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The Game Audio Explosion – A Guide to Great Game Sound Part I: Pre-production and Sound Design

I. FAR BEYOND BLEEPS AND LOOPS

The new console era is upon us. It has been met by developers everywhere with
great anticipation, promise, …and yet, reluctance. Programmers have spent a
large portion of the past decade squeezing every last bit of potential from our
PS2s, Xbox’s and Gamecubes.
Now, after tricking these machines into performing beyond their expectations,
the shackles of technology have been lifted yet again. But will the next
generation consoles guarantee better audio?

No. We can certainly expect more audio due to an increase in available
memory, and the ability to add additional content within BD-ROM and dual
layer DVD-ROM formats. But what makes audio sound good doesn’t
necessarily have anything to do with performance and delivery specs. Surely,
our ability to manipulate audio will improve, but it will mean nothing if the
content doesn’t deliver. This article focuses on sound creation, and will enable
you to pave the way for effective and successful interactive game sound.

You have the ability to put the creative spark in motion regardless of which
game format you are developing. Knowing and preparing your sound team as
well as understanding the processes through which they work, will ultimately
help you to keep the audio on track, both artistically and financially.

II. THE AUDIO TEAM

A few years back, I was scoring a short animated film. One of the animators for
this film held a day job at a well-known entertainment company that had just
released a CG movie about dinosaurs. I asked him what he did on that project,
to which he replied, “I did all the toenails.”
I couldn’t help but think of the army of people responsible for the teeth, eyes,
scales, and so on. None-the-less, I saw the movie and it was visually stunning.
Realistically, game budgets will not allow for such an extravagant audio team,
but it does illustrate a good principle; that your audio personnel have well-
defined roles with which to focus their efforts. Collectively, your audio will be
that much better for it.

Game budgets once mandated that production costs stay low, so it wasn’t
unusual to find that one or two people produced all of a game’s audio. Today,
the stakes are much higher, and so are the budgets. Consumer expectations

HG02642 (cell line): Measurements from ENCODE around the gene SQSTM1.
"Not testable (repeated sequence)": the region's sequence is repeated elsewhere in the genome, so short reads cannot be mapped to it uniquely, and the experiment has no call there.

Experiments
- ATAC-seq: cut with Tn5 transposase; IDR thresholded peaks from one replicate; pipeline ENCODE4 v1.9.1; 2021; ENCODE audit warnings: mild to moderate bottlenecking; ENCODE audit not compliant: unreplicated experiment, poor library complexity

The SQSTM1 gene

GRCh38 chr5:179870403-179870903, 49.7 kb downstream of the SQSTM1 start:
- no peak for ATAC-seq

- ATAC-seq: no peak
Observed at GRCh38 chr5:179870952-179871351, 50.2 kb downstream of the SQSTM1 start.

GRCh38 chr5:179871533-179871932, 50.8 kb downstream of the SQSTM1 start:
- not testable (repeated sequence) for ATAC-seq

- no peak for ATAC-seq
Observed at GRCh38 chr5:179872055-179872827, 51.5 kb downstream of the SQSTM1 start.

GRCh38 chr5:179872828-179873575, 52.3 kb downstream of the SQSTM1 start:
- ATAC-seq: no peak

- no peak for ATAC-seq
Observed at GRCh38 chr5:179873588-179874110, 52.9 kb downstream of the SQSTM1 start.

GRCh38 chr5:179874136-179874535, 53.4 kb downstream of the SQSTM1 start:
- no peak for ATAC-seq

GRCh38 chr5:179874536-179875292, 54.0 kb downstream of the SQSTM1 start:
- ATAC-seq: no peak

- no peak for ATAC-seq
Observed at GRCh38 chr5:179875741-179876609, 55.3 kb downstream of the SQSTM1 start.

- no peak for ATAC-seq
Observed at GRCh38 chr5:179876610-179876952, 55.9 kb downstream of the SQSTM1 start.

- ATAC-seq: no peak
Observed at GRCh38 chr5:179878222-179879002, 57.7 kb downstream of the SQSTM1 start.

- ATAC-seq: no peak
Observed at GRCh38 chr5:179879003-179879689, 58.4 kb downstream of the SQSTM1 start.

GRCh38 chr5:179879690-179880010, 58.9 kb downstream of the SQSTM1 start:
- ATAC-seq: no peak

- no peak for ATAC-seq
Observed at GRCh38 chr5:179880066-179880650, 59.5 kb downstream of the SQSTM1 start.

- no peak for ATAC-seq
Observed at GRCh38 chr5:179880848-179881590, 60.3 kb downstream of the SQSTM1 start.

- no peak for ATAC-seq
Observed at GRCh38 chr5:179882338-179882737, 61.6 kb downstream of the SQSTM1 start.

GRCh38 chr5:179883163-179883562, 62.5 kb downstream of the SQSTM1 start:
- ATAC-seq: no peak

have grown, requiring a movie-like experience within the confines of their
homes. The interactive market has become a battlefield for franchise
superiority. Bland, over-used audio must not be the exposed link in the armor
of any publisher or developer.

Whether you are using an in-house audio department or outsourcing the audio
completely, it is important that individuals have well-defined roles that do not
cross over into the other aspects of sound production. If the Audio Director is
splitting time as the Sound Designer, and the Sound Designer is also the
Composer, you can be sure that none of these shared jobs will get the proper
attention they require. It is important to obtain a list of your entire audio team
that breaks down the responsibilities of each member. Use your sound budget
to fortify any areas in sound production that need particular emphasis. We will
discuss more on budgets later, but for now let’s start at the beginning.

III. COMMUNICATING THE VISION: PRE-PRODUCTION

A. EARLY BIRD CATCHES THE WORM

By their very nature, creative people are passionate about what they do. You
shouldn’t have difficulty finding the enthusiasm amongst your sound team. Yet
this inherent motivation is not something to be left without guidance. You will
be doing your budget as well as your team’s morale, a disservice by letting
your sound team simply “have at it”. When it comes time to add sound, the
sound designers have both an advantage and a disadvantage compared to the
other production team members.

The advantage is, that by the time the game is ready for audio creation, the
game has taken real shape and personality. This helps to guide the direction of
the sound effects design. The disadvantage is, that since the sound design is
one of the last stages to be developed, previously fallen deadlines become the
responsibility of the sound design team to make up. By bringing your sound
designers up to speed early, you can avoid costly third and fourth revisions.

B. THE DOCUMENTS, PLEASE!
Giving the sound team the most recent build to play, only gives them a partial
picture of the artistic direction of the game. The sound team, like the art
department, must understand the metamorphosis of the game’s characters and
landscapes.

To do this, compile a book or digital archive that chronologically depicts the
artwork, from the earliest sketches to the final in-game representations.
Arrange an in-depth meeting between the sound designers, composer and the
Art Director to discuss the game’s development from an artistic standpoint.